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Strategic Inferences from Armenia-Azerbaijan Conflict 2020, post Ceasefire

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Armenia and Azerbaijan signed a ceasefire deal to end the war for control of Nagorno-Karabakh enclave last month,after a series of Azerbaijani victories in its fight to retake the disputed enclave. The deal also guarantees a land corridor linking Nagorno-Karabakh to Armenia, which will be monitored by Russians(2000 peacekeepers and 100 armoured personnel carriers), besides staggered withdrawal of Armenian forces from Azeri districts surrounding the enclave by December 1.

The agreement is much to the displeasure of Armenian people, although it has prevented many innocent killings in the crossfire for the time being. The conflict is one of latest ones, with effective use of some modern arsenal like drones and a mix of Hybrid Warfare combined with political powerplay. It has many strategic and military inferences/lessons applicable globally in modern warfare. It also generates some questions, which global bodies and some countries will find it difficult to answer.

Armenia-Azerbijan

The deal marks an end to six weeks of fierce clashes over Nagorno-Karabakh, an ethnic Armenian region of Azerbaijan that broke away from Baku’s control during a bitter war in the 1990s.Karabakh declared independence nearly 30 years ago, but the declaration has not been recognised internationally and it remains a part of Azerbaijan under international law. The dispute has continued to simmer over decades as the majority of inhabitants in the enclave are Armenians.

Azerbaijan and Turkey may have some reasons to celebrate, but with mounting anger in Armenia and dissatisfied residents of Nagorno-Karabakh, the duration of peaceful period remains uncertain. Understandably Armenian leadership was left helpless, with no choice but to save further casualties, after loss of region’s strategically vital town Shusha, so located that it overlooks Nagorno-Karbakh’s main city Stepanakert and the main road linking Armenia to the enclave. Armenians feel let down by poor response from its allies and Russia and find themselves plunged in internal turbulence.

Strategic Implications: External Players

The conflict exposed the weakness of NATO and European Union to help its ally at the time of crisis. The most important strategic impact has been a boost to radicalised Islam, emerging out of Erdogan’s overambition to grab Islamic leadership to become Caliph, besides reviving Ottoman Empire and seek control of oil and gas pipelines in the region. Although the region had history of hostilities, but the recent one was allegedly triggered by active support of Erdogen.

The fact that he openly supported it with conventional weapons and transported non state actors from like-minded countries like Pakistan and Syrian mercenaries/terrorists, to fight on behalf of Azerbijan, which helped it to win the conflict makes Erdogen’s position stronger in countries and groups believing in radicalised version of Islam. The immediate impact is visible in EU getting into the grip of radicalisation faster than they thought, as it watched the massacre of Armenian Christians, without punishing Turkey so far.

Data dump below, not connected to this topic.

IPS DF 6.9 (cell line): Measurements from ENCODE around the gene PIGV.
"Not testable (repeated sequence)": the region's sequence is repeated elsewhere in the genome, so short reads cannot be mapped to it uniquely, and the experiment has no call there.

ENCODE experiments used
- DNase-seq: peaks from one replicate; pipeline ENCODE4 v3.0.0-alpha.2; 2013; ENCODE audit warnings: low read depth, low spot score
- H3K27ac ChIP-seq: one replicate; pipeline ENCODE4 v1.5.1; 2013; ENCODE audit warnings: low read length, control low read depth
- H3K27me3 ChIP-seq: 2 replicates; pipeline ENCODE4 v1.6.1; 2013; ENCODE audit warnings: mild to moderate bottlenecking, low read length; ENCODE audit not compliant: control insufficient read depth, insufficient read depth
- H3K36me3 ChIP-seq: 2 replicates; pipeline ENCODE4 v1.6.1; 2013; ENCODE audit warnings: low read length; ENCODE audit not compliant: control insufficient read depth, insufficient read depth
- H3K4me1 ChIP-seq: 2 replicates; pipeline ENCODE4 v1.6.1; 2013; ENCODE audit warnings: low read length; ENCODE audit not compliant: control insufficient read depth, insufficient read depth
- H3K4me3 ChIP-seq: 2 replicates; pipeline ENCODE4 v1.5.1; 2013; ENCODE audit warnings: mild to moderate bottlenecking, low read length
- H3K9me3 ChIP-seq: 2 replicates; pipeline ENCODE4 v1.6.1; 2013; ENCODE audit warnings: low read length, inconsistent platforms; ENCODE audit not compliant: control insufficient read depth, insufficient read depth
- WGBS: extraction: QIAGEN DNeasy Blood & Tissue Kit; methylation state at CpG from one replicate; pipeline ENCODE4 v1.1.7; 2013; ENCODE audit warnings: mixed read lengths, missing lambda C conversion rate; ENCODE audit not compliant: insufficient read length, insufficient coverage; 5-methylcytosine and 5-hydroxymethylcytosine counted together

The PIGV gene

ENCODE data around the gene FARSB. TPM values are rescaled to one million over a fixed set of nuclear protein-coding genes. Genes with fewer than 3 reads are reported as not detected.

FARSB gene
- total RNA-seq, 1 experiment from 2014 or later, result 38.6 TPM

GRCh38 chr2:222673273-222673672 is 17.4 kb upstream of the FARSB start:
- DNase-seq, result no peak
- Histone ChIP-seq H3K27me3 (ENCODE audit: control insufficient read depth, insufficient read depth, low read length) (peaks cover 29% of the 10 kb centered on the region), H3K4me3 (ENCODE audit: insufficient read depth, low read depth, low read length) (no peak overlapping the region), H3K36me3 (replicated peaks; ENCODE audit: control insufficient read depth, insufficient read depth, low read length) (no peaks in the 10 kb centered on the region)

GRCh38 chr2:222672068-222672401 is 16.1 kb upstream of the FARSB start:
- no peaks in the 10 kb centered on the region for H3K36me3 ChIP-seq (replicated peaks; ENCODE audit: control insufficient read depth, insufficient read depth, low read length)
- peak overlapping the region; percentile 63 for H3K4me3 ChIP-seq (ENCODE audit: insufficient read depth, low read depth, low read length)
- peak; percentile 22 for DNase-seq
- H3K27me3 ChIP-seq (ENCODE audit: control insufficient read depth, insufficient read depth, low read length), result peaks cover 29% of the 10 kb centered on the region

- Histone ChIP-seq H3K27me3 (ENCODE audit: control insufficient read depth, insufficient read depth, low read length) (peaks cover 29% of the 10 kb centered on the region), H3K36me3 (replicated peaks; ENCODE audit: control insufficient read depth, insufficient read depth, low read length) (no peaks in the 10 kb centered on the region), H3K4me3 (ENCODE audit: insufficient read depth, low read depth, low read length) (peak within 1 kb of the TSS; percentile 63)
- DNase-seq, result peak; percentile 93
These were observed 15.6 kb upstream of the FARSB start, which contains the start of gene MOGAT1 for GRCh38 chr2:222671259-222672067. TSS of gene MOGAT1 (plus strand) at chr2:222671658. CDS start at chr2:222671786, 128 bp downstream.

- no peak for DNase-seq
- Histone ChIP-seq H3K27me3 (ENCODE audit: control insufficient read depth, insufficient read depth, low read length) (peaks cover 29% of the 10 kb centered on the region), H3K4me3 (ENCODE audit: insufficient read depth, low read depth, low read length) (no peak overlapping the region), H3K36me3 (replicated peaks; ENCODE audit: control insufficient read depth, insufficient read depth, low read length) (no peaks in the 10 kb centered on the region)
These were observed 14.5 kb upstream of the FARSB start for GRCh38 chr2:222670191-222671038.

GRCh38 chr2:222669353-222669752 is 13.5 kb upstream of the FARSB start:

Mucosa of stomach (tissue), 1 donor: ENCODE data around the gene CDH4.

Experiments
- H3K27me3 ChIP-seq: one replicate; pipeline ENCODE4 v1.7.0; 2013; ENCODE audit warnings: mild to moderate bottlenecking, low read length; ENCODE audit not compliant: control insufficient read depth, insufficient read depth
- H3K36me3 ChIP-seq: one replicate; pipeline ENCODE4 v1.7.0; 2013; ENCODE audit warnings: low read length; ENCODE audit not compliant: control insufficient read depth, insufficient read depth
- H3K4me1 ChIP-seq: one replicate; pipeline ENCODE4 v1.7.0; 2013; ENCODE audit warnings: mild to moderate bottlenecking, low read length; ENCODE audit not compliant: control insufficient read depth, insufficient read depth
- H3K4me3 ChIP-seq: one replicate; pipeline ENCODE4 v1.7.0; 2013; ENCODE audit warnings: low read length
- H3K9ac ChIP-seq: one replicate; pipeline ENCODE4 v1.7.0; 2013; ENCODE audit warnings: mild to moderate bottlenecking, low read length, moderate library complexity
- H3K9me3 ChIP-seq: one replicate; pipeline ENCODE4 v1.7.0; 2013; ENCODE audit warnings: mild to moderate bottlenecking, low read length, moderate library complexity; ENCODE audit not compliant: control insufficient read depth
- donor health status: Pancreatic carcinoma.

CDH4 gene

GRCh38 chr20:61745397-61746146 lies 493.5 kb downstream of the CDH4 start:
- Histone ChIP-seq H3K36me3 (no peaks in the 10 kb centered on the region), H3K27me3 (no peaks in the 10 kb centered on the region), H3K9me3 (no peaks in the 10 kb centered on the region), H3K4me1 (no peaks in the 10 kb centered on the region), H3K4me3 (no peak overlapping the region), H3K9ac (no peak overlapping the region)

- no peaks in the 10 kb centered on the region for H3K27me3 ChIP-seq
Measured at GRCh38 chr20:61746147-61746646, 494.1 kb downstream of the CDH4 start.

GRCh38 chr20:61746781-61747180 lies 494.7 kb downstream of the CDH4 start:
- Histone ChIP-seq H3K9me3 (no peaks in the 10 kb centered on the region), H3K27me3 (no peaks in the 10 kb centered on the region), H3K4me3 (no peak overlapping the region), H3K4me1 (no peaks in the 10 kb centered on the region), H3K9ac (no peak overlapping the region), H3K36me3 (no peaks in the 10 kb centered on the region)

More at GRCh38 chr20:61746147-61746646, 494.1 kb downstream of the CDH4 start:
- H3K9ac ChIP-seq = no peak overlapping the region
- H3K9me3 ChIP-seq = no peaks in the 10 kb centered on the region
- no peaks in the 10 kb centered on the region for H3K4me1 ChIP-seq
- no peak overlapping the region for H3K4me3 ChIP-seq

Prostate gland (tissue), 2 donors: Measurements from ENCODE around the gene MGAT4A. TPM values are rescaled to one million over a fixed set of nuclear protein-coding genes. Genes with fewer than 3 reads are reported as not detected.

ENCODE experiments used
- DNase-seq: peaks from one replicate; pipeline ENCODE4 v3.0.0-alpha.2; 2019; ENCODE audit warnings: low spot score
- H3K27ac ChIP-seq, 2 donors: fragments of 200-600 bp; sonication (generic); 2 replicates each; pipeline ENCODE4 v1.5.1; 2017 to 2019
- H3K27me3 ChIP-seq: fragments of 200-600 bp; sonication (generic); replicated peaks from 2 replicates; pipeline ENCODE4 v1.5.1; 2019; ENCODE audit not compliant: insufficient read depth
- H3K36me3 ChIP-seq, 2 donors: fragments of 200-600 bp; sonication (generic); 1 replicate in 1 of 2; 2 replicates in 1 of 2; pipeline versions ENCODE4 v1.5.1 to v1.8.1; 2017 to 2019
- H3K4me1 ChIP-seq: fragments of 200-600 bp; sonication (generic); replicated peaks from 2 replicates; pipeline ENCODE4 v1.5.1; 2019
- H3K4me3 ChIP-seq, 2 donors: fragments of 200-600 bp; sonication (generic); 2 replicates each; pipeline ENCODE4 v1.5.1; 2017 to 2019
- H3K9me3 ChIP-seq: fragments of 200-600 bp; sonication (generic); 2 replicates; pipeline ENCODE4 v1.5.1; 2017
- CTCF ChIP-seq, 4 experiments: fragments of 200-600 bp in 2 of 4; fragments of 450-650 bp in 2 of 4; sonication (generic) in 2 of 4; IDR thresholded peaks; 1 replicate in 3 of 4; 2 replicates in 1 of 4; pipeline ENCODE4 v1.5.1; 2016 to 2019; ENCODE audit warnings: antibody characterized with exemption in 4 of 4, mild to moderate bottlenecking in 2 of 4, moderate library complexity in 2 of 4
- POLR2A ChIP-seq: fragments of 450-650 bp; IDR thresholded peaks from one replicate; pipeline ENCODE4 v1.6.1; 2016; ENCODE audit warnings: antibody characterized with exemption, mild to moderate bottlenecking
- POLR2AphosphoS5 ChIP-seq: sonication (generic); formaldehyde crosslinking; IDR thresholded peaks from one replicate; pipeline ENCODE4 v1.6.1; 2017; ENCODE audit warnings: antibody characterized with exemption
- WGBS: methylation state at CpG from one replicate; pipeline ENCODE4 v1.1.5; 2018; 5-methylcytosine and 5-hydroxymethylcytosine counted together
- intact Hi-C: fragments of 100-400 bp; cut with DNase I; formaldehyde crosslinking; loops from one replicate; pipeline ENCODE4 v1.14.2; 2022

The conflict exposed NATO as a divided house, incapable of taking decisive action against threat to its allies. Notwithstanding the strategic location of Turkey and NATO assets deployed there, its time to put its house in order, by punishing its problem child, Erdogan. NATO failed to even give a  threat of expulsion to Turkey, despite its actions in this conflict and opening friction point with Greece in Mediterranean Sea. With US and France embroiled in internal affairs, NATO seemed leaderless and directionless. This raises a bigger question whether the era of alliances is over in interconnected world, and the viability of democracies getting together in other regions like Indo-Pacific to counter Chinese threat to world has a chance or otherwise?

The biggest loss of reputation is for Russia, which chose to play neutral, selling arms to both the parties to the conflict, despite a military pact with Armenia and a base there. It insisted not to get involved in the conflict with Azerbaijan, unless Armenian territory itself came under threat. It exhibited its weakness to control Erdogan, stop genocide of people of its erstwhile states and induction of various radicalised non state actors of Syria fighting against Christians in the region. Promoting one sided peace agreement and deploying Russian peacekeepers in the disputed Caucasus territory guaranteeing linking land corridor to Nagorno-Karabakhh (besides protecting Russian oil and gas pipelines), coupled with Armenian withdrawal  is a response, too little, too late.

China, which was playing neutral, as both countries are partners in BRI, could emerge as one of the main beneficiaries by gaining a new route for the BRI, besides leverage over Iran during crucial negotiations. The corridor between Nakhchivan and Azerbaijan would offer Beijing a second route to Europe in the South Caucasus bypassing Iran.

Military Lessons

TheArmenia-Azerbaijan conflict highlighted that Hybrid war is a reality, even in conflicts between states.  The idea of  hiring mercenaries/terrorist on religious lines is viable, as exhibited by Turkey and Pakistan; hence having a terror industry makes sense with adequate takers to hire their services. Recently Human Right Watch has reported ill treatment of Armenian Prisoners of War, in violation of Geneva Convention, which is quite normal, when terrorists are involved. This is a dangerous trend which must be checked by global community.

The conflict highlighted the air battle being influenced maximum by use of drones. The precision strikes by drones on all types of targets were game changers. The future wars will demand much higher reliance on drones to achieve desired effects without fear of human casualties. Drone warfare including countering drone threat from adversaries, has to be an essential component of technological warfare. Drone swarming, drone surveillance and many such uses including strategic bombing may be possible through drones in future. In Indian context a major effort to boost these capabilities will be required.